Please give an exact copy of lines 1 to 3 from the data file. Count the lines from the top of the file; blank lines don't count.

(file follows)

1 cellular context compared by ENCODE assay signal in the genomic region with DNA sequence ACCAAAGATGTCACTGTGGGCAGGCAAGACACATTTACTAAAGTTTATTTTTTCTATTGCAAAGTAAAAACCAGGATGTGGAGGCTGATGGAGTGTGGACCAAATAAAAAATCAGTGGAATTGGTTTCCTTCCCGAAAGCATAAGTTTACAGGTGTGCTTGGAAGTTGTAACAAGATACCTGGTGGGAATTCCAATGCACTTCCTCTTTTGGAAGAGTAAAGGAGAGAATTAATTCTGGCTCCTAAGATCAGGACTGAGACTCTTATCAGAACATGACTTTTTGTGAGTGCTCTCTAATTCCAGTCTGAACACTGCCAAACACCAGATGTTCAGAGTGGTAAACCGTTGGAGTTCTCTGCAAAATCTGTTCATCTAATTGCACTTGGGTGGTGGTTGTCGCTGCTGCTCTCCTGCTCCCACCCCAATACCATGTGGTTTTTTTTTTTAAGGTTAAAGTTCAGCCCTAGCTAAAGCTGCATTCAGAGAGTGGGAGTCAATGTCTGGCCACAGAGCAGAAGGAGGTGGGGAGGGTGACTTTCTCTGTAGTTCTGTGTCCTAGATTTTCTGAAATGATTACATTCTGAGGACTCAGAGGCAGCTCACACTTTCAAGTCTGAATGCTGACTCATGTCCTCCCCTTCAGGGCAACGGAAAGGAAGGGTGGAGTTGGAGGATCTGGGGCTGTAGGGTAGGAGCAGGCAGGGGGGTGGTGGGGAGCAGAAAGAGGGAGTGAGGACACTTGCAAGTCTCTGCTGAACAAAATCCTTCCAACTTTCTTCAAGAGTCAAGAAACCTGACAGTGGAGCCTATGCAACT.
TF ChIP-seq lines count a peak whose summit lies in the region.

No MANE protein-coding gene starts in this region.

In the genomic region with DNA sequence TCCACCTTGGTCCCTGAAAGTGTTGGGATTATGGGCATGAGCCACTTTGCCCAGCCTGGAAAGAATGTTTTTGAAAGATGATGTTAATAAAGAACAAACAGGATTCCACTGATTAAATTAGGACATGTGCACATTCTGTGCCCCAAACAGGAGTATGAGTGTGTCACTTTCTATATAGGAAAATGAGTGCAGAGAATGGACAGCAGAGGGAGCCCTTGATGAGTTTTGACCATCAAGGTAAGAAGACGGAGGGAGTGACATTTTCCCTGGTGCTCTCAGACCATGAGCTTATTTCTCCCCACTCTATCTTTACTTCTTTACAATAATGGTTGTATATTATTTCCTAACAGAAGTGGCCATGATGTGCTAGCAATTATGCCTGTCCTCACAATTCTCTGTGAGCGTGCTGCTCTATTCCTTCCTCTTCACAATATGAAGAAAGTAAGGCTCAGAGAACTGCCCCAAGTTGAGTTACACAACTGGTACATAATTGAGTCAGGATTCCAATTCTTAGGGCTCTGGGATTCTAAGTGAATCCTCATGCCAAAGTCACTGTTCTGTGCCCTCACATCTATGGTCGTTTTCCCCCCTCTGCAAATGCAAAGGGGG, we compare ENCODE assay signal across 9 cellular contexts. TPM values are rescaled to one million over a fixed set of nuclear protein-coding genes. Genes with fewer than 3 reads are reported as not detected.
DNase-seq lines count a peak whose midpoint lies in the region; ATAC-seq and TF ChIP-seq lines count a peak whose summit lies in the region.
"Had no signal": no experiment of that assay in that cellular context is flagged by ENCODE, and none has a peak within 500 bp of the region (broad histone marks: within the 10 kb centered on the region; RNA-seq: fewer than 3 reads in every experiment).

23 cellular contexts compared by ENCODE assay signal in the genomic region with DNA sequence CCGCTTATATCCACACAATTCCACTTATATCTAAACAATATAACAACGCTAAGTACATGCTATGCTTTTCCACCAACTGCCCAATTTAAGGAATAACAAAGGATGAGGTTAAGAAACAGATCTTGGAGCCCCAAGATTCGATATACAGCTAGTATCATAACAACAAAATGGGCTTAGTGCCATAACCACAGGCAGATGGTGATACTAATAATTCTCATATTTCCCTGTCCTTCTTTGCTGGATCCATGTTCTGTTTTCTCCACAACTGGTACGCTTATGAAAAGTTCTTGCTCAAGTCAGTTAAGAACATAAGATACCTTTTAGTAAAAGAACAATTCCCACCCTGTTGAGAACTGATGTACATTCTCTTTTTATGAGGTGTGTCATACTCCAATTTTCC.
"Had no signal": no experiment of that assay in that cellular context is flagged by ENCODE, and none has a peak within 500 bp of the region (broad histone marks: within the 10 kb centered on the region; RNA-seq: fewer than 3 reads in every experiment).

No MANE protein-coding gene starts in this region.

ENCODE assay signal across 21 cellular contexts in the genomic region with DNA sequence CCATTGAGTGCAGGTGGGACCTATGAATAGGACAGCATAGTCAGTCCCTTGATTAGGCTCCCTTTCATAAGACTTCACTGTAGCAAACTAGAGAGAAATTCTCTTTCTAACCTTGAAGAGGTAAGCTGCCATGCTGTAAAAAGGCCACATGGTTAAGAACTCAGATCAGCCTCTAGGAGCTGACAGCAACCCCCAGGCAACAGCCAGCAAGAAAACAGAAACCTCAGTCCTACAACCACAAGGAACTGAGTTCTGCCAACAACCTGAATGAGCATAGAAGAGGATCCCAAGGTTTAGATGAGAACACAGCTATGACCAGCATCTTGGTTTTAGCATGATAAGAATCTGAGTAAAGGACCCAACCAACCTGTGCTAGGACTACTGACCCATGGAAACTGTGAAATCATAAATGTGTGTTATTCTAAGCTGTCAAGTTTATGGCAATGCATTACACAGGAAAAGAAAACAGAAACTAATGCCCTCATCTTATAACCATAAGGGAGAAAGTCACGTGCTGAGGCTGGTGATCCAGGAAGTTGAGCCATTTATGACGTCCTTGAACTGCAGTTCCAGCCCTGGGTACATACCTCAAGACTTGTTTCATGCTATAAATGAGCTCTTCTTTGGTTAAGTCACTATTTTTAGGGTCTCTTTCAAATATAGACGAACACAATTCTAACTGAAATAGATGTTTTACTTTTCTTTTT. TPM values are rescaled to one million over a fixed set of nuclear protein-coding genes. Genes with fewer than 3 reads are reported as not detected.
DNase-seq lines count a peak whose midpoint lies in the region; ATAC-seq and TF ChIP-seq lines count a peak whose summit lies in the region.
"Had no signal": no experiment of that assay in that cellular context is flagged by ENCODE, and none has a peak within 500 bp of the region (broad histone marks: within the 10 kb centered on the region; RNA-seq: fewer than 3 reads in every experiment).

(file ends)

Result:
1 cellular context compared by ENCODE assay signal in the genomic region with DNA sequence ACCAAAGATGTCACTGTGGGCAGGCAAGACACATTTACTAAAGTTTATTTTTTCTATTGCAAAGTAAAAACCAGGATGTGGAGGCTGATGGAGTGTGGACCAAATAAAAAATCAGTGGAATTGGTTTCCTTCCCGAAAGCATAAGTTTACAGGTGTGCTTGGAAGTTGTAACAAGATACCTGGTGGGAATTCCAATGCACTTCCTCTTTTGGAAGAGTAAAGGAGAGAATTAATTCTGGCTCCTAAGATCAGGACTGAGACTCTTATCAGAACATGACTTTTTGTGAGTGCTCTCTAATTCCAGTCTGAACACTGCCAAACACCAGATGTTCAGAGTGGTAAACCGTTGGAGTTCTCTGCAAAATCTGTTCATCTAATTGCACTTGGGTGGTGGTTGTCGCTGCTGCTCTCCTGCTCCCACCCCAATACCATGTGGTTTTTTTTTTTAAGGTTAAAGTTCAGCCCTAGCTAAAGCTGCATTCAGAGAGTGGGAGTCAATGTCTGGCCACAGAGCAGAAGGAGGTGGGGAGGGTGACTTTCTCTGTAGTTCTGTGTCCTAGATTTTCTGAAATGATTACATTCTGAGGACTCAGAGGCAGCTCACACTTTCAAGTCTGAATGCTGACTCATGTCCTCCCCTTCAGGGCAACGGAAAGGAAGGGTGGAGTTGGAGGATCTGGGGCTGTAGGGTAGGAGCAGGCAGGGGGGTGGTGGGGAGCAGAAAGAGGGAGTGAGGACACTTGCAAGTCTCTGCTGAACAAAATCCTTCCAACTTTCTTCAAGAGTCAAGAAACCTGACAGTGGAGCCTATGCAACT.
TF ChIP-seq lines count a peak whose summit lies in the region.

No MANE protein-coding gene starts in this region.